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Manning camp gives relief to Katrina victims

Soon enough, Peyton and Eli Manning will be trying to outdo one another in primetime on the opening Sunday of the NFL regular season.

THIBODAUX, La. (July 8, 2006) -- Soon enough, Peyton and Eli Manning will be trying to outdo one another in primetime on the opening Sunday of the NFL regular season.

This weekend, however, they're working together in south Louisiana's summer heat, helping young players such as Tahlako Williams and Mike Smith get their minds off the sagging, gutted homes that surround their practice field back at flood-damaged St. Augustine High School in New Orleans.

"Everybody who lives in this state was affected by the hurricanes, whether it affected you or you know somebody who was affected, so we're proud to have this camp again," Peyton Manning said July 7 between sessions of the Manning Passing Academy at Nicholls State University. "I think in small ways, sports plays a role in the recovery process."

The academy, started by former Saints quarterback Archie Manning, has been helping high school-age players from around the country work on passing, running and receiving skills for 11 years. Archie Manning's sons and a host of coaches and college players come to help out.

But for a number of players at Nicholls' idyllic, tree-lined, red brick campus about 50 miles southwest of New Orleans -- a place that narrowly escaped the devastation caused by hurricanes Katrina and Rita -- this summer's camp represents more than a chance to improve football skills.

"It's good to be out here because, man, back home, as we're doing the practices we're seeing how devastating (Katrina) was to our city," said Smith, who will finish his high school career at St. Augustine after spending last season in Missouri City, Texas.

"So it's good to come out here and see things where just living is like, 100 percent. It's good to be out here and work with these people. They take time with us and I appreciate it."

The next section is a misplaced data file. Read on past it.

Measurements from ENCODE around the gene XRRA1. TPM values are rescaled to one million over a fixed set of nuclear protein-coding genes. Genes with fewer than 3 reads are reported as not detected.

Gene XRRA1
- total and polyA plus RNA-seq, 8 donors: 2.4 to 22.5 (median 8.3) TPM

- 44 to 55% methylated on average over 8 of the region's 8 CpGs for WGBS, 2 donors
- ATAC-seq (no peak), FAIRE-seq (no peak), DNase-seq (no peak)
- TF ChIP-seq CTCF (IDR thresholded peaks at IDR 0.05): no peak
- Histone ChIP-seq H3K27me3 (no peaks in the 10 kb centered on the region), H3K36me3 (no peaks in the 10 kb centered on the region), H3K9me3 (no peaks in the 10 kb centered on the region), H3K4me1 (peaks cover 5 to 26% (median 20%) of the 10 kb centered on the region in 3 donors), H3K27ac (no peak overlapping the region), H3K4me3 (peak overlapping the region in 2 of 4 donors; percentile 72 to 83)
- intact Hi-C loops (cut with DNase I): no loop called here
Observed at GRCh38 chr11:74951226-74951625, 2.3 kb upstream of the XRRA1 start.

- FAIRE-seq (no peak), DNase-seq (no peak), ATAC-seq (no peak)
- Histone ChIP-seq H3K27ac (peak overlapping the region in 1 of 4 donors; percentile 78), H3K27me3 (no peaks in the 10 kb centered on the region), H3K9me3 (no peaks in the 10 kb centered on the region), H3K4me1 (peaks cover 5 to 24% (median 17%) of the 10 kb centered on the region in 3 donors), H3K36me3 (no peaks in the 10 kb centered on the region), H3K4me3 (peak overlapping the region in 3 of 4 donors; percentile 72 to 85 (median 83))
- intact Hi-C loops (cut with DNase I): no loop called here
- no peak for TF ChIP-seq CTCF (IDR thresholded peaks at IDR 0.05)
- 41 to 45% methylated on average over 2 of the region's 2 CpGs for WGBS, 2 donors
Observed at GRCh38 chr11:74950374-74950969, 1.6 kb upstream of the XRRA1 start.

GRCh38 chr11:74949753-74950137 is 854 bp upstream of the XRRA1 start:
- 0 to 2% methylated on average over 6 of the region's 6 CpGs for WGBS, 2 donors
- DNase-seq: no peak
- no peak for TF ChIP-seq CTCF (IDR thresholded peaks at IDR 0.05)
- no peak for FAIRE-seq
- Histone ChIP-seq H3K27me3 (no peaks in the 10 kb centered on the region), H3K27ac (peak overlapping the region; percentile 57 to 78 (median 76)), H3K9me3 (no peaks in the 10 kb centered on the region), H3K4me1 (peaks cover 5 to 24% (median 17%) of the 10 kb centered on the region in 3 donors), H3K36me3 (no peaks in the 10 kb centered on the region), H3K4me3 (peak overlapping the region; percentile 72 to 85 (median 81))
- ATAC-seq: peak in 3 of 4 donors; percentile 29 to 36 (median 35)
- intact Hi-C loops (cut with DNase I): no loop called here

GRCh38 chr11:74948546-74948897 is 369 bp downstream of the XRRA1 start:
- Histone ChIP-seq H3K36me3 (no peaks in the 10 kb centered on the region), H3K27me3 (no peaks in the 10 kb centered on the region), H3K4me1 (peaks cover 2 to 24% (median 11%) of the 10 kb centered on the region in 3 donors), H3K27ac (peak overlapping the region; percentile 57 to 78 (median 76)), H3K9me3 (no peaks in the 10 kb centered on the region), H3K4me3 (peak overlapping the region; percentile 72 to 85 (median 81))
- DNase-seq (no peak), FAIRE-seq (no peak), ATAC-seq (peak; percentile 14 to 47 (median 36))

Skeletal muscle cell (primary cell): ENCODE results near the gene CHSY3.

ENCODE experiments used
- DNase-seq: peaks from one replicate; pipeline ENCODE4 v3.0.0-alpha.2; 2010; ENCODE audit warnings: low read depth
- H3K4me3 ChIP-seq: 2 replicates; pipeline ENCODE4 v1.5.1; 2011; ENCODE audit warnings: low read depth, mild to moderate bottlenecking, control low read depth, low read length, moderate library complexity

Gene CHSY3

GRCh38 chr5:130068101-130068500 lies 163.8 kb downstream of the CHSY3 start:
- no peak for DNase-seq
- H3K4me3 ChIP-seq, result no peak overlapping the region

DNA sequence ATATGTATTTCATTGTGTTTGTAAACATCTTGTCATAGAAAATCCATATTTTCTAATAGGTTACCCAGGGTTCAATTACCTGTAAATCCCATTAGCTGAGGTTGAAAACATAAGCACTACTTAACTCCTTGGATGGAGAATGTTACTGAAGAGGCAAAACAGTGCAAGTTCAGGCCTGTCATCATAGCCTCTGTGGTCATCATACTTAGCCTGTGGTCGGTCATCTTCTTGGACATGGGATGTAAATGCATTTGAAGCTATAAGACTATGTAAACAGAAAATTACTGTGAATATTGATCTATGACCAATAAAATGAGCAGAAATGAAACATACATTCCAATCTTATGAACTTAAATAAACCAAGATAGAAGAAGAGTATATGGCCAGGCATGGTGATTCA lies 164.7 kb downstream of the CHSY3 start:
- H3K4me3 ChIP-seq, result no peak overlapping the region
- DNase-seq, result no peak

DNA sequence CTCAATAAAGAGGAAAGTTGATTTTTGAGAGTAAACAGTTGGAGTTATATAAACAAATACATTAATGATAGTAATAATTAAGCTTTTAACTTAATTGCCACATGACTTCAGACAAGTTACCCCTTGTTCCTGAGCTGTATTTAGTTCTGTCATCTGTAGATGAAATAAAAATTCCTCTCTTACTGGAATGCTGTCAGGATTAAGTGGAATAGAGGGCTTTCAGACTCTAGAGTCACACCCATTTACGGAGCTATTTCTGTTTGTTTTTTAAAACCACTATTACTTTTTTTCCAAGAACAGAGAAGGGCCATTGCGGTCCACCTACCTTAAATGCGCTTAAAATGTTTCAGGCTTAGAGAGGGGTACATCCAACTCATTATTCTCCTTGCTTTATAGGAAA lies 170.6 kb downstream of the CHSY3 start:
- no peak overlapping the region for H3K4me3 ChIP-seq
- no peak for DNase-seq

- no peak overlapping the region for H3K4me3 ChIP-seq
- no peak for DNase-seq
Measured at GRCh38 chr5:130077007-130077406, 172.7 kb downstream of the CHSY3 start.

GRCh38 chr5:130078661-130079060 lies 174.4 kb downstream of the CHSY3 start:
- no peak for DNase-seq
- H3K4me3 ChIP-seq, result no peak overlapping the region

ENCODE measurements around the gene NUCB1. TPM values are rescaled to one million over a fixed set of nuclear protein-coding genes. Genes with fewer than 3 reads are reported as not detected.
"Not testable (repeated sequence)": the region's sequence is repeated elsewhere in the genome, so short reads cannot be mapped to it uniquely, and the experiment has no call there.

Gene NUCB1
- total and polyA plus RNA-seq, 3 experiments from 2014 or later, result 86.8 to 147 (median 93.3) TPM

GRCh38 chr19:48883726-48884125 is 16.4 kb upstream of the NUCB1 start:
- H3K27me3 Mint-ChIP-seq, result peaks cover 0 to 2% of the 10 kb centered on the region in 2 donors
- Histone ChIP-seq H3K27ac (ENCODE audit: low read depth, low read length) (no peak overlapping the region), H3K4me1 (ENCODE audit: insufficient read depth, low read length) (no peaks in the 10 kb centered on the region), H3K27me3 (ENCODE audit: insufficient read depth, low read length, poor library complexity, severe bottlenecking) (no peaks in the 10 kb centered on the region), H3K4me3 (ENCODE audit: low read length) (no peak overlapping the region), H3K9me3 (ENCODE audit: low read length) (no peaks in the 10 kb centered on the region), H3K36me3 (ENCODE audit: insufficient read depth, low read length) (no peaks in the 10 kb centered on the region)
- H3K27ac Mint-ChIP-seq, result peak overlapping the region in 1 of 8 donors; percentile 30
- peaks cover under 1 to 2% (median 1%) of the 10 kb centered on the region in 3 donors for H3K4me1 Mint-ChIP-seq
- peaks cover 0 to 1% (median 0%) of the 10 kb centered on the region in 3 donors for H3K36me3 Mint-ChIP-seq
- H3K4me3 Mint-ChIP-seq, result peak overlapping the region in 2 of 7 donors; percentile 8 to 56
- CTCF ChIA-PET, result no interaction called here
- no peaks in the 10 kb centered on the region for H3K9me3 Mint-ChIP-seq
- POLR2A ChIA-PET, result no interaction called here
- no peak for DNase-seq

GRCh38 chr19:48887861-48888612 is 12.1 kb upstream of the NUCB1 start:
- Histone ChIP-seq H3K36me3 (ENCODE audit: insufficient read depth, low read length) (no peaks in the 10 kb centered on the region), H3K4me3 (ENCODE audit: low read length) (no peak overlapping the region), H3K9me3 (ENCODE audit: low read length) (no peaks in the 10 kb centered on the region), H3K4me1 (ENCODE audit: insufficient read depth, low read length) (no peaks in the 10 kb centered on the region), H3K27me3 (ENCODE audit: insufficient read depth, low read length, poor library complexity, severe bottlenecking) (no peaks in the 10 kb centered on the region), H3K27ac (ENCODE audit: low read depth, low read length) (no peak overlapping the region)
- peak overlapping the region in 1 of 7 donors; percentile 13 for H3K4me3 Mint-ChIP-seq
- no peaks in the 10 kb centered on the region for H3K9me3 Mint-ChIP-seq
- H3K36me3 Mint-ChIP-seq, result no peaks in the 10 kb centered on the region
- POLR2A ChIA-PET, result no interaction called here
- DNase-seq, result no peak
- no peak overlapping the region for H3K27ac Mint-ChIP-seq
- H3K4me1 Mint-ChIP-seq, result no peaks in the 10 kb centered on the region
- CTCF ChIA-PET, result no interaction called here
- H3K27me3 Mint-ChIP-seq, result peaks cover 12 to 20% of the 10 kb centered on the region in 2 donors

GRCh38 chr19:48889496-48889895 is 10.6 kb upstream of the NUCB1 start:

It's a special time for the Mannings as well. Archie Manning still lives in New Orleans, where long after his career he has retained celebrity status. Since the Giants' season ended in January, Eli Manning estimates he has made at least a half-dozen trips home, giving time and money to his native city.

Meanwhile, Peyton Manning's PeyBack Foundation has given more than $100,000 to about a dozen New Orleans-area nonprofit groups that work with children in recent months.

Even during the 2005 football season shortly after Katrina, the two star quarterback brothers were among the first celebrities to be seen on the ground in Louisiana, unloading relief supplies.

"This is where we grew up, so I always enjoy coming back," Eli Manning said. "It's a tough situation and I'm just supportive of New Orleans. A lot of things need to be done, but I have faith they'll get it back."

Over at St. Augustine, the weight room has been cleaned of muck but the weights, rusting from weeks submerged in salt water, have yet to be replaced. Williams and Smith said they make do with the old equipment.

Williams was rescued by helicopter from the roof of his house after Katrina. The quarterback, who'll be a senior this season, spent last fall playing wide receiver in order to get on the field at Woodlands High School near Houston.

Smith was able to remain a running back at Hightower High School, where he moved in with relatives and found himself playing for a team called the Hurricanes.

"I thought somebody was playing a joke on me," Smith said.

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